North Wales rapist killed vet after prison treatment ‘made him worse’
Clive Sharp raped, tortured, killed and dismembered a Mold vet after taking part in a scheme that ‘normalised’ sick fantasies
A serial rapist from Gwynedd who committed one of North Wales’ most sickening murders had been on a failed sex offender treatment programme.
Clive Sharp, from Bethesda, had taken part in the sexual offenders treatment programme (SOTP) while in prison for rape in the 1990s.
Earlier this month it emerged that the scheme was finally ended in March after studies showed rapists and paedophiles who took part in it were more likely to reoffend.
Factory worker Sharp, now aged 51, was jailed for a minimum of 37 years in 2013 after confessing to raping, killing and dismembering vet Catherine Gowing at her house in New Brighton, near Mold.
During his trial at Mold Crown Court, it was revealed that he had been fulfilling “a longstanding fantasy of imprisoning, raping and murdering a woman”.
The jury were told that he had spoken about his sick desires while taking part in group therapy. Now it has been uncovered that far from suppressing his behaviour the sessions encouraged it.
Clive Sharpe, pleaded guilty to the murder of Catherine Gowing.
A Ministry of Justice review found that the group talks allowed offenders to share “contacts and sources” or normalise criminal behaviour.
For offences involving explicit images of children, the reoffending rate was significantly higher for those who completed the programme – 4.4% compared with 2.9% in the comparison group.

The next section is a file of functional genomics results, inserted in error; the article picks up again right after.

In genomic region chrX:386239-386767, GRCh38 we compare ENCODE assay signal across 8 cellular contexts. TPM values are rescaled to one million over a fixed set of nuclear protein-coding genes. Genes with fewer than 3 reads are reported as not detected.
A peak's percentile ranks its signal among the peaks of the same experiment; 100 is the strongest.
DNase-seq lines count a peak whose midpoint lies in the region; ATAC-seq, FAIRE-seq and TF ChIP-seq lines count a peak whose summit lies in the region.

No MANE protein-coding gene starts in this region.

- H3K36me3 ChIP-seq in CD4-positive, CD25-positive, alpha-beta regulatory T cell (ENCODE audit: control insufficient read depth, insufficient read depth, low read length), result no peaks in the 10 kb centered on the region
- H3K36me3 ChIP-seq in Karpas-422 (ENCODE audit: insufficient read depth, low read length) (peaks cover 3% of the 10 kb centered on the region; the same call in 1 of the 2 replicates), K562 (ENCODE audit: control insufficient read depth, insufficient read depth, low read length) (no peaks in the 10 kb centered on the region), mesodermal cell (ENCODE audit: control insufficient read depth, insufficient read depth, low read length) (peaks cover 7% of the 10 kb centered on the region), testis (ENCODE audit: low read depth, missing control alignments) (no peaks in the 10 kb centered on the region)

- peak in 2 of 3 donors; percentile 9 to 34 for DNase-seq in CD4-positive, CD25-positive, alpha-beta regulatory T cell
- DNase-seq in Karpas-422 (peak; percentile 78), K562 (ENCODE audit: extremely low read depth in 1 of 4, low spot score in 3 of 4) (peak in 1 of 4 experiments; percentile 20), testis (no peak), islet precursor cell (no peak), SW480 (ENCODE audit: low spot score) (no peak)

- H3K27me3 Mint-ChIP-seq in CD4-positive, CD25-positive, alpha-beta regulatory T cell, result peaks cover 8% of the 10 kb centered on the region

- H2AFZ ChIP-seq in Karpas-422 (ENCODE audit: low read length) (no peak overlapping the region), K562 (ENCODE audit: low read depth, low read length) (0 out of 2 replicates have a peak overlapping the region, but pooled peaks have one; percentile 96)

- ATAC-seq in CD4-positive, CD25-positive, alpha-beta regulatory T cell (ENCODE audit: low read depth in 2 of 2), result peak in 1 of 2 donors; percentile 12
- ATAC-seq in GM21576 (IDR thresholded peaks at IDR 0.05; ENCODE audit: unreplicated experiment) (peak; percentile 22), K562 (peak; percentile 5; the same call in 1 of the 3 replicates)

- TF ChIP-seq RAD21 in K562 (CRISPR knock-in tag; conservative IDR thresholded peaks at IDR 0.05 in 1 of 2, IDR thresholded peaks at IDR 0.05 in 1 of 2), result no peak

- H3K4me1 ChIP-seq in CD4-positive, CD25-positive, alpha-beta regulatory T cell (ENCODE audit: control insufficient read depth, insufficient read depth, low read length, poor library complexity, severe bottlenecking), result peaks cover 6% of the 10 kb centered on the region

The “treatment” had been in use since 1992 and continued to be used despite growing reservations from professionals, who now claim they were silenced.
According to the report the programme, which has cost more than £100 million since it was set up, was delivered to groups of eight men at a time who completed the course over 180 hours.
Clive Sharp appeared in court in Mold charged with the murder of Catherine Gowing
The analysis of 2,562 convicted sex offenders said it was “possible that attendance on the core prison-based SOTP may increase the propensity to sexually reoffend amongst sex offenders… This may have been as a result of the sole emphasis on group treatment.”
It added the lack of one-to-one treatment tailored to the individual may have played a part: “Group treatment may ‘normalise’ individuals’ behaviour: when stories are shared, their behaviour may not be seen as wrong or different; or at worst, contacts and sources associated with sexual offending may be shared.”
According to the Mail on Sunday the MoJ has obtained legal advice about the report’s likely impact. It has warned that victims attacked by programme ‘graduates’ after their release may be able to sue the Government for damages.
Even sex offenders whose release was delayed while they waited for places on the courses could sue.